He finished calling for people to fight back, particularly against the idea that there is no alternative (that he has dubbed TINA) and the kick them out – of Birmingham in 2012 and national government in 2015.

The next speaker was Doug Morgan from NUT, filling in for Alex Kenny.  Doug spoke passionately about the ballot for strike action and the need for a yes vote, citing strikes in Tower Hamlets and Camden which have won small victories recently.

He spoke of the need to continue action against the government and said that

March 26th was not the end of the movement.  It was the beginning of the end of this government

He said that the 3oth June being a huge strike, and that it was important to call for a larger movement on the day, and that he is expecting to see 10,000 people on the streets of Birmingham.

The NUT will be balloting on pensions, and Doug debunked some myths about “gold=plated” public sector pensions.. I think he said that the average was around £4,000 / year (Doug, I hope you read this and can let me know if I’ve remembered wrong because for some reason I didn’t write this down!).. and told us that these pensions – which he described as ok, were the only thing holding private sector pensions (“rubbish”)  up at all – if public sector workers pensions are reduced there will be less pressure on the private sector to keep theirs where they are, let alone make them better.

He also said that attacks on public servants were attacks on public services and so everyone should support the strikes, and called for unity between the private and public sectors.

David Hughes from Unison was next up, talking about the upcoming ballot for strike action over contract changes at Birmingham City Council.

This council is intending to slash and burn council services in this city

The ballot will be over contract changes that will cut away allowances for evening, night and weekend shift work, meaning that some workers will lose 1/3rd of their pay.  Library assistants for instance, will lose £2,700/year.

There are also changes which will allow the council to place someone at any job within their paygrade, no matter what the location or times of work.

He said the cuts would be devastating and quoted a union member who told Unison

Me losing this money will mean me losing my home

Unison are balloting for strike on the 30th June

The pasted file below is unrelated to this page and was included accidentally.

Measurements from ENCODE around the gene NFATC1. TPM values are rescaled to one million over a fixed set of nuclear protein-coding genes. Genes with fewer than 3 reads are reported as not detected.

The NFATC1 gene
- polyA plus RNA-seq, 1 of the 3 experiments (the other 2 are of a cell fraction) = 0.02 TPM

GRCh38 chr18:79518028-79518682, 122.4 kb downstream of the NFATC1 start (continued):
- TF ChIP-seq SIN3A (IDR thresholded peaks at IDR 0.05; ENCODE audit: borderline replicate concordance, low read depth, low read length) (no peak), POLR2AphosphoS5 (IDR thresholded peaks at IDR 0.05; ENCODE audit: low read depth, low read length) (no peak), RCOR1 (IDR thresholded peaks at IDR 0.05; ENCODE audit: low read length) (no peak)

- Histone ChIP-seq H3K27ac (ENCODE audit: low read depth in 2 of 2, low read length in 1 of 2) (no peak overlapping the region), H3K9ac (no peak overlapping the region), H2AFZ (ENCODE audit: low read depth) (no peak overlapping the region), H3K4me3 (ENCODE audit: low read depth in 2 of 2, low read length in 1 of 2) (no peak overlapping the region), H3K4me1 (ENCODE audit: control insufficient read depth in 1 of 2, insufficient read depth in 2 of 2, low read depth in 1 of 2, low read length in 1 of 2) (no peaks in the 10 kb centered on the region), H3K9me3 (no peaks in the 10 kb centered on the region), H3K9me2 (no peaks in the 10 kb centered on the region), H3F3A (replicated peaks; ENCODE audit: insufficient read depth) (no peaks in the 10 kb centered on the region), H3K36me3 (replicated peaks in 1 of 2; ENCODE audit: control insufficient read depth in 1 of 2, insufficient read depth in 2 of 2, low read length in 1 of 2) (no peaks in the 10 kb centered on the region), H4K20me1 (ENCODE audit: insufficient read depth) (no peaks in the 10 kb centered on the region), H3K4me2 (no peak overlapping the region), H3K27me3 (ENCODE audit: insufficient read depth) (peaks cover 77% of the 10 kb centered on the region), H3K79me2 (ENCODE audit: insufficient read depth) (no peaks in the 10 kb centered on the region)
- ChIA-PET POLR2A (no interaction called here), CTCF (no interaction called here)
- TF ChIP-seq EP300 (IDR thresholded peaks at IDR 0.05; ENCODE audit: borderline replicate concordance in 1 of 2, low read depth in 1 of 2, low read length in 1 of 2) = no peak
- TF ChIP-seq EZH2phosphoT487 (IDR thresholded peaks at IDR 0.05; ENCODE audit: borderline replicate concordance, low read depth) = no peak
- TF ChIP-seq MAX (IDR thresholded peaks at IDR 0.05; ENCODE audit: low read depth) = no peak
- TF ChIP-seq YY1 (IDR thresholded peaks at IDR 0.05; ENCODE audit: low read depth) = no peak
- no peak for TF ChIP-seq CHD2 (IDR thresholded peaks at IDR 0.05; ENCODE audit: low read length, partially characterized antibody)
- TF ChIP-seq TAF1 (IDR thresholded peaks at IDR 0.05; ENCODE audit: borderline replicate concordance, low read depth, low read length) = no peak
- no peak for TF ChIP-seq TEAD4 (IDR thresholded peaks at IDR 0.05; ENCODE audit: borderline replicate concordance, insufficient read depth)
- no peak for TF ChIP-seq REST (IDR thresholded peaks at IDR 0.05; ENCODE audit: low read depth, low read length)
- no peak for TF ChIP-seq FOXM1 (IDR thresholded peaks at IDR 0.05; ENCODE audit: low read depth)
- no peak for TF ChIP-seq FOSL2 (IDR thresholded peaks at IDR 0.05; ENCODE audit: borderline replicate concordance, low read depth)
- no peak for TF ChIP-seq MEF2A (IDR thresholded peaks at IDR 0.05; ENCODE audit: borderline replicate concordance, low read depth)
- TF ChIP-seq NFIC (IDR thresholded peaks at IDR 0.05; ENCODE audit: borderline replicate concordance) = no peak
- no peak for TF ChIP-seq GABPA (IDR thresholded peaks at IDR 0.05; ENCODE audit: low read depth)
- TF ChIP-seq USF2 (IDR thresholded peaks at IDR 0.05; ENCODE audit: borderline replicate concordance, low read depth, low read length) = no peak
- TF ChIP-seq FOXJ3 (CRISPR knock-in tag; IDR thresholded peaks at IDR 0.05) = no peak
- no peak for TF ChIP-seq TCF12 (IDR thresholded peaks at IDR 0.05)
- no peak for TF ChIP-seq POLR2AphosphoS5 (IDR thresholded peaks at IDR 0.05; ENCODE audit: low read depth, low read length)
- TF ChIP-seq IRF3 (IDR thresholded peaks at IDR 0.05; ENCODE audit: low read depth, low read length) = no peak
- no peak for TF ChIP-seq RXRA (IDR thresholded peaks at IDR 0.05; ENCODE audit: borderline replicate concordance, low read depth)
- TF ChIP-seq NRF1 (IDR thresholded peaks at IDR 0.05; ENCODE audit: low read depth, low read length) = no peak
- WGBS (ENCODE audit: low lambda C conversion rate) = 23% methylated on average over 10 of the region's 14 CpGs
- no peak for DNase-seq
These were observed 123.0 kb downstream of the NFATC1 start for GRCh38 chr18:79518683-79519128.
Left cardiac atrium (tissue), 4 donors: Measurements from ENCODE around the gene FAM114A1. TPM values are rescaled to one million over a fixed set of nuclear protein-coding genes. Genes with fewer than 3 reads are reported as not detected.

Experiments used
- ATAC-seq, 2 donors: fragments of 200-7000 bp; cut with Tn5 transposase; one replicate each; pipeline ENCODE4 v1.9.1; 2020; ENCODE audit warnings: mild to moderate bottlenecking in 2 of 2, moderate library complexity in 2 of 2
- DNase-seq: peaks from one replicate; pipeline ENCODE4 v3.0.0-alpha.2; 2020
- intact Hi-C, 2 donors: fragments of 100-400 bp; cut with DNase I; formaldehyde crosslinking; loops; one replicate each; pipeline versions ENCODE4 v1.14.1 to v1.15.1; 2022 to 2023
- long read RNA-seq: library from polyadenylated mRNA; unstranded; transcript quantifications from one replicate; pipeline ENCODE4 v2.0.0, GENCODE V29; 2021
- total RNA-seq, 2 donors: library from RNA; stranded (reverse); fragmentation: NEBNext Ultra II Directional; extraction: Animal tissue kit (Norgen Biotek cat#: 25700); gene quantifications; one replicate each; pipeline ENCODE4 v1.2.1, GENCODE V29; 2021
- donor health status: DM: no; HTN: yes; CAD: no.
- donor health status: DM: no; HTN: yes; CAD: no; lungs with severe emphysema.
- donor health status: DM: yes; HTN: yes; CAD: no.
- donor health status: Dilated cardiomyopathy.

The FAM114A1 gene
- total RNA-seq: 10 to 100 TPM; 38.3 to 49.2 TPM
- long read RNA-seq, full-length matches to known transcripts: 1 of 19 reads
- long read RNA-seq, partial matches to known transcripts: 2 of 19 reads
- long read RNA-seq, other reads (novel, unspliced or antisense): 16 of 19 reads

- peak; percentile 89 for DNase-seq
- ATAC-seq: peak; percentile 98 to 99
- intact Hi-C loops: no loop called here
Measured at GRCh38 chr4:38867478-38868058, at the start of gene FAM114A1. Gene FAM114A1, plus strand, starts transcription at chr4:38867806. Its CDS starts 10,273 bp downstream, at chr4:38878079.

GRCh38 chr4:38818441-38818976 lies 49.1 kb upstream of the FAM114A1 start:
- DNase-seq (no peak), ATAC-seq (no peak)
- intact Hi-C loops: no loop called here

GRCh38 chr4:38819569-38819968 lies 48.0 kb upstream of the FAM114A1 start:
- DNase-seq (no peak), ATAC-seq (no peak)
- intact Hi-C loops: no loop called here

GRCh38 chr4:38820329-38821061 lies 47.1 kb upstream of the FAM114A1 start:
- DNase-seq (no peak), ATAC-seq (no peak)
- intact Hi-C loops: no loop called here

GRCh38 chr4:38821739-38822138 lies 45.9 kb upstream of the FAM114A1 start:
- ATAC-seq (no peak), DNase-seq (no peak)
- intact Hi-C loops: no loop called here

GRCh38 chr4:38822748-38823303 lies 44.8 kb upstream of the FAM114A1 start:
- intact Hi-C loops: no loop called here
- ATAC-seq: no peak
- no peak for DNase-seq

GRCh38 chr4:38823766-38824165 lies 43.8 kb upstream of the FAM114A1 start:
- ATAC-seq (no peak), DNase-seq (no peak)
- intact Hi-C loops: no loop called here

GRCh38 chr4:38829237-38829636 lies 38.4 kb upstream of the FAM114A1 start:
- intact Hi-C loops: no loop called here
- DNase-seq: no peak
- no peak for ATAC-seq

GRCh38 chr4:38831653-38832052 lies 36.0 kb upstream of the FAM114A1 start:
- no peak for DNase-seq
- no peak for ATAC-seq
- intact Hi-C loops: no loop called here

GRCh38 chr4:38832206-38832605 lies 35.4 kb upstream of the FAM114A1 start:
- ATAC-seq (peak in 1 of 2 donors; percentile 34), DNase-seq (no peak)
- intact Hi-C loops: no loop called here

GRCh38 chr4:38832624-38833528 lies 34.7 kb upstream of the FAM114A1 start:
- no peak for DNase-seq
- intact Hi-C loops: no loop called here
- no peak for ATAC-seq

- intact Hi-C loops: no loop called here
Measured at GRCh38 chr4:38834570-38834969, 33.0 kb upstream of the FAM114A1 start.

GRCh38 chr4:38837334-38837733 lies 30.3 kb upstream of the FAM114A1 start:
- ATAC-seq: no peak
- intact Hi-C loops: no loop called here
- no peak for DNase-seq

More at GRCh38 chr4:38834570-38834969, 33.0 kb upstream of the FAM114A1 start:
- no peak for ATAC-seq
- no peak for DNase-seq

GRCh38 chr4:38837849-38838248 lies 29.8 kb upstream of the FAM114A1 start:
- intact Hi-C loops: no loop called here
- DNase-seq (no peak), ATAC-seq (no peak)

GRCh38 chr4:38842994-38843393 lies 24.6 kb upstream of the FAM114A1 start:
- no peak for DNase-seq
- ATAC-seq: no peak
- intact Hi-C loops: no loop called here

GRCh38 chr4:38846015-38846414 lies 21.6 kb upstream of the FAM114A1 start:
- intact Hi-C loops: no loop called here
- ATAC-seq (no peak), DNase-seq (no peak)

There was then a slight break in speakers as Pete Duffy, treasurer for Birmingham Against the Cuts made an appeal for donations to help us pay for the meeting, and for the production of leaflets in the run up to June 30th.  You can find out how to donate on our website here

Vici Whittall was next up.  She works for PCS at the admin office for the West Midlands regional prison service and she spoke about the privatisation of the prison.  Birmingham and Featherstone prisons are going to be outsourced to G4S — a private firm.

Pensions under threat, no pay rise for two years and now we’re being privatised

She also said that more prisons are to be market-tested – a process where the prison bids against private sector companies to provide the service.

They will also be balloting for strike action on 30th June – over pensions as part of PCS, rather than over the privatisation of the prison service I think.

On 30th June we will be demonstrating alongside striking workers – see our facebook event

The final speaker was Dr John Lister from Health Emergency, who spoke passionately about the fight to save the NHS, mentioning the 700 bed job losses that we demonstrated about on Monday as well as other cuts around the country.

we were told … they were going to ringfence and protect the NHS.  Nothing could be further from the truth

£20bn “efficiency savings” means cuts of 4% every year for 4 years – something that Dr Lister said had never been done anywhere in the world.  He also told us that the chair of Monitor (a new organisation setup to promote competition within the NHS) has said he thinks it will need to be £30bn.

He also told us of cuts to community mental health care in Hackney and Tower Hamlets, where 50% of staff – 100 posts – are going to go.  Of those 100 posts, 8 are admin or managerial – 92 are frontline job cuts. He described this as a

Brutal, vicious cut that will wreck the lives of vulnerable people

He spoke of how cuts to backroom staff took away the people the frontline staff need support from to be able to do their jobs.

Amongst other cuts he mentioned that Primary Care Trusts want to cut hospital usage by 15% (with A+E usage wanting to drop by 40%!).